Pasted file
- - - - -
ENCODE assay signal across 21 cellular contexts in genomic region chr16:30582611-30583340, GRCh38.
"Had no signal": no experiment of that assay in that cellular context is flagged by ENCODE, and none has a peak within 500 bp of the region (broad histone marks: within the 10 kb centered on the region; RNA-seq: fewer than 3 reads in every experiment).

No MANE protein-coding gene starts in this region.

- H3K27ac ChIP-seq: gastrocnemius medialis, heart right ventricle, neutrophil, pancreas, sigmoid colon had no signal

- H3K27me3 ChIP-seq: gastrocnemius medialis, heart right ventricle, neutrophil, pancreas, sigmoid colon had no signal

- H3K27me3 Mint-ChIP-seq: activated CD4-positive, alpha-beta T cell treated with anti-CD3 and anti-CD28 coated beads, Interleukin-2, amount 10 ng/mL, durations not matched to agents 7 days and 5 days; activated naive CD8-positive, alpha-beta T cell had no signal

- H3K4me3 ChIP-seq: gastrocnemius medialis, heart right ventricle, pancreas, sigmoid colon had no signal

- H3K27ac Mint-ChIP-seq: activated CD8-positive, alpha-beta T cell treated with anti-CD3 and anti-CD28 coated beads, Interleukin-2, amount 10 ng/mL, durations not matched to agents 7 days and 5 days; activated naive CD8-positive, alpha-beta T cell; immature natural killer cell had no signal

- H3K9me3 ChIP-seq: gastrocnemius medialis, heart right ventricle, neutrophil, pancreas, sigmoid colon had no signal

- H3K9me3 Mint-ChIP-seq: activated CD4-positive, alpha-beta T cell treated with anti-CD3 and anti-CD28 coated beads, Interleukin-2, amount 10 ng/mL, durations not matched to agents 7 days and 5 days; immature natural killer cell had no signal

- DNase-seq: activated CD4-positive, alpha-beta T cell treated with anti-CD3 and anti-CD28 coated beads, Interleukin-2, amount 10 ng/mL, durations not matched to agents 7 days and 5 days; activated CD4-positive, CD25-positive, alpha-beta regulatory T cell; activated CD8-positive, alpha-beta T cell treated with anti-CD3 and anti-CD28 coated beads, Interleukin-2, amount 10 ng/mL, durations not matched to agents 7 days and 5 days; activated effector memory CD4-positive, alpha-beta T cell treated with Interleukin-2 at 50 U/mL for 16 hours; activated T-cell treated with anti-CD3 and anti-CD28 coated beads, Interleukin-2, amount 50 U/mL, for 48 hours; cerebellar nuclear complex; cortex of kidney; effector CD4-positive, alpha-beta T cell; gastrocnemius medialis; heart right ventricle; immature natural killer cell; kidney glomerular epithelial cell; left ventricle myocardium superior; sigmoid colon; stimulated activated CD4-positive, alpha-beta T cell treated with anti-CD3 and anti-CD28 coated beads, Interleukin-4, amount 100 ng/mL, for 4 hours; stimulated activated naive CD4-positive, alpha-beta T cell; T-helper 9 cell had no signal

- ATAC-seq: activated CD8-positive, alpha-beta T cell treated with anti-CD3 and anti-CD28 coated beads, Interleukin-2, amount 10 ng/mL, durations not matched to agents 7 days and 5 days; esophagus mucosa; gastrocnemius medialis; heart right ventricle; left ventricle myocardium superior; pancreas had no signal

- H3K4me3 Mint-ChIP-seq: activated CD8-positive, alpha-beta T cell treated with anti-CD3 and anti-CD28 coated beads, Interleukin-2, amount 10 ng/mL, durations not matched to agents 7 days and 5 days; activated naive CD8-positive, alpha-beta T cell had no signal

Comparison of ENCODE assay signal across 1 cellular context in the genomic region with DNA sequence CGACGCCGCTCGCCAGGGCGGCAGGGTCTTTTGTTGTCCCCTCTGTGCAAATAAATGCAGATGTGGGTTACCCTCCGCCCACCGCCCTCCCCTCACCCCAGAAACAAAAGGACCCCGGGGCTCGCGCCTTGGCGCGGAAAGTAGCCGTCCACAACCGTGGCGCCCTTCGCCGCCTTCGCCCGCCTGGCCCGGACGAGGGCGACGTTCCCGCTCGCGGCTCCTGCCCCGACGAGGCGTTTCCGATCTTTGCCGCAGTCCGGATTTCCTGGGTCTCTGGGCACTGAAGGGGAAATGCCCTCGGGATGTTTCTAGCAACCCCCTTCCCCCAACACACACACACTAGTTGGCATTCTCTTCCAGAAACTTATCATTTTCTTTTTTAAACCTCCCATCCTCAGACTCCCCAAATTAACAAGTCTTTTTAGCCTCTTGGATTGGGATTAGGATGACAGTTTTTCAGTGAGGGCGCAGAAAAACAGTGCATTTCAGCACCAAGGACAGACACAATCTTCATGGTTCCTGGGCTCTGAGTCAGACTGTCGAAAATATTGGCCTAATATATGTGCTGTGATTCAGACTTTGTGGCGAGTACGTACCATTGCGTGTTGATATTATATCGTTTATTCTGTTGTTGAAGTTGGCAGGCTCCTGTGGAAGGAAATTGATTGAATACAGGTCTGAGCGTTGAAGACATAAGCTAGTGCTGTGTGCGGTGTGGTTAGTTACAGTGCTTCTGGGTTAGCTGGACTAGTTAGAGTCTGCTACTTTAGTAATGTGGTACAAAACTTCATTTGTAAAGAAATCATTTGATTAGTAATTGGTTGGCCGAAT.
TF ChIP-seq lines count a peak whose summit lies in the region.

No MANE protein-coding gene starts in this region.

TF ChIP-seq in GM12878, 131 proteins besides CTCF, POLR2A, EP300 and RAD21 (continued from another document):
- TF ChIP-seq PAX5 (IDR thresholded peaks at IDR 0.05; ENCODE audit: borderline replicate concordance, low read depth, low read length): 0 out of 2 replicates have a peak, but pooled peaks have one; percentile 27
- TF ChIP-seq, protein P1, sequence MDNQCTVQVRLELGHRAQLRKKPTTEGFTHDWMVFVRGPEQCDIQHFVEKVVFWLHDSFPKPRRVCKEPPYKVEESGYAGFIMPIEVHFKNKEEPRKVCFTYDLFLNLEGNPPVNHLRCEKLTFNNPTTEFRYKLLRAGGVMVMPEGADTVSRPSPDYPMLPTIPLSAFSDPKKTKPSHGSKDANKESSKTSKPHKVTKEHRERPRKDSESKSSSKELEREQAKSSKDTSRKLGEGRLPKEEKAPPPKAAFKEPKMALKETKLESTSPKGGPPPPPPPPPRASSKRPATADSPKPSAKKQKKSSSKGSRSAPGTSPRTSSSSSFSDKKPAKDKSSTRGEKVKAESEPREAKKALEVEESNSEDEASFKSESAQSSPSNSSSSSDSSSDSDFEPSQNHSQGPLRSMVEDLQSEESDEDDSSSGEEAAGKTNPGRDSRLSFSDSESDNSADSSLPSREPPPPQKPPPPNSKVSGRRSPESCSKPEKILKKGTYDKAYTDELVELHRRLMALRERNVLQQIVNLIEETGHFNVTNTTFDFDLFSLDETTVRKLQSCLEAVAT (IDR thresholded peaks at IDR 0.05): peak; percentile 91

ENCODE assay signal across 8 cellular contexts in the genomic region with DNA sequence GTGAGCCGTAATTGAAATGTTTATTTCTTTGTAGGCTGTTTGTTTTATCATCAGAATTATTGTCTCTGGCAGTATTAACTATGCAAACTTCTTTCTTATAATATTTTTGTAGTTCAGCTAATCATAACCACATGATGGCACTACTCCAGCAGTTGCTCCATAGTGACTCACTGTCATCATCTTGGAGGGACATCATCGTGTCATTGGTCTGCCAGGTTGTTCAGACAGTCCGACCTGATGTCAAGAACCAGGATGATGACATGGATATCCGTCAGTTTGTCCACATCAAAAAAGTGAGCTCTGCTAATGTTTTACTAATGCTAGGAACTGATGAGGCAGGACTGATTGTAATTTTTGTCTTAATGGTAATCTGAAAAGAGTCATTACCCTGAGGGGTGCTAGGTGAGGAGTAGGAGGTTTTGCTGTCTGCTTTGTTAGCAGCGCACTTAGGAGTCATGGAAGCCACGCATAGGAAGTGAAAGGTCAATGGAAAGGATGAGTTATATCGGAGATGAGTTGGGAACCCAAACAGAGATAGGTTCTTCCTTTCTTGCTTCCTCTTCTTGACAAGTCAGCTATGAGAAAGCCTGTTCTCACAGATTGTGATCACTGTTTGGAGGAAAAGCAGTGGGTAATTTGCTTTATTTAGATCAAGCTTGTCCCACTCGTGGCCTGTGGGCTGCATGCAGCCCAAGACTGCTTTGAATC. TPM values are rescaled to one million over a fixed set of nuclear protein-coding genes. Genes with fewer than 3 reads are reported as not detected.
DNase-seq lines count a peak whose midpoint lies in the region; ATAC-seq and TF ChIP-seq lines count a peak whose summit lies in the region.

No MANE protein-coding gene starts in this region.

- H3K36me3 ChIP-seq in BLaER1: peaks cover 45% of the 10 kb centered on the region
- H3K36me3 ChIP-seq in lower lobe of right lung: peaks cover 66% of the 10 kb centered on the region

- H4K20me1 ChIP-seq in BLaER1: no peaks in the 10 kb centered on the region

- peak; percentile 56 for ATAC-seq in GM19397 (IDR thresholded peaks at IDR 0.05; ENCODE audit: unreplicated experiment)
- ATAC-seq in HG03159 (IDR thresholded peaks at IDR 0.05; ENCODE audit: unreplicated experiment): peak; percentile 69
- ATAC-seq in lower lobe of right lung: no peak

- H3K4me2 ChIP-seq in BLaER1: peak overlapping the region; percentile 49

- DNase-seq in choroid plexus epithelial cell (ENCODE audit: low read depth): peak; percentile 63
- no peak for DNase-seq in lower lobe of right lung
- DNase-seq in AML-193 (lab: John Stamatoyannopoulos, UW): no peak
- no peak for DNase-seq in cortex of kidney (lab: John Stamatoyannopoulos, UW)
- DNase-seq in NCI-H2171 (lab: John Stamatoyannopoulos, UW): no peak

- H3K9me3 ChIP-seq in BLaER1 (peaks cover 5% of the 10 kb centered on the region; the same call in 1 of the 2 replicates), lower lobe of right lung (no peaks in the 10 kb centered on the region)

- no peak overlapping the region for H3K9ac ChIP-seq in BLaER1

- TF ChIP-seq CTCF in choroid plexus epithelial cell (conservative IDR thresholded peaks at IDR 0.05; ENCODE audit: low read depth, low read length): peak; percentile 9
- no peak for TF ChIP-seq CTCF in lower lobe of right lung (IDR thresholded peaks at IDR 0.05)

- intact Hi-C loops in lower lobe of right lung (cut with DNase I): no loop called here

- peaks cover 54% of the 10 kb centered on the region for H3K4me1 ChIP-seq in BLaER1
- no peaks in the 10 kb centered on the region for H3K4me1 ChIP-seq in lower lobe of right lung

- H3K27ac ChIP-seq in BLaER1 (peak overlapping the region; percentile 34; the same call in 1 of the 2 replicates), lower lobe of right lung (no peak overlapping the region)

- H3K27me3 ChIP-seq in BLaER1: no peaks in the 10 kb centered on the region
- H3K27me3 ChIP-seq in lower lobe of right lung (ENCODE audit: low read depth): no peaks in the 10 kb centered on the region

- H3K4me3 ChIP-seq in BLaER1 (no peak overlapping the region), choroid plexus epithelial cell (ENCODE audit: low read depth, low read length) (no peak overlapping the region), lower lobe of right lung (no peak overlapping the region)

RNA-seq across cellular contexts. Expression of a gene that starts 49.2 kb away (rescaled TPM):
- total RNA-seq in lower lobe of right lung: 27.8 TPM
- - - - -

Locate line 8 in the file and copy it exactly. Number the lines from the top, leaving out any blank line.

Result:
- H3K27ac Mint-ChIP-seq: activated CD8-positive, alpha-beta T cell treated with anti-CD3 and anti-CD28 coated beads, Interleukin-2, amount 10 ng/mL, durations not matched to agents 7 days and 5 days; activated naive CD8-positive, alpha-beta T cell; immature natural killer cell had no signal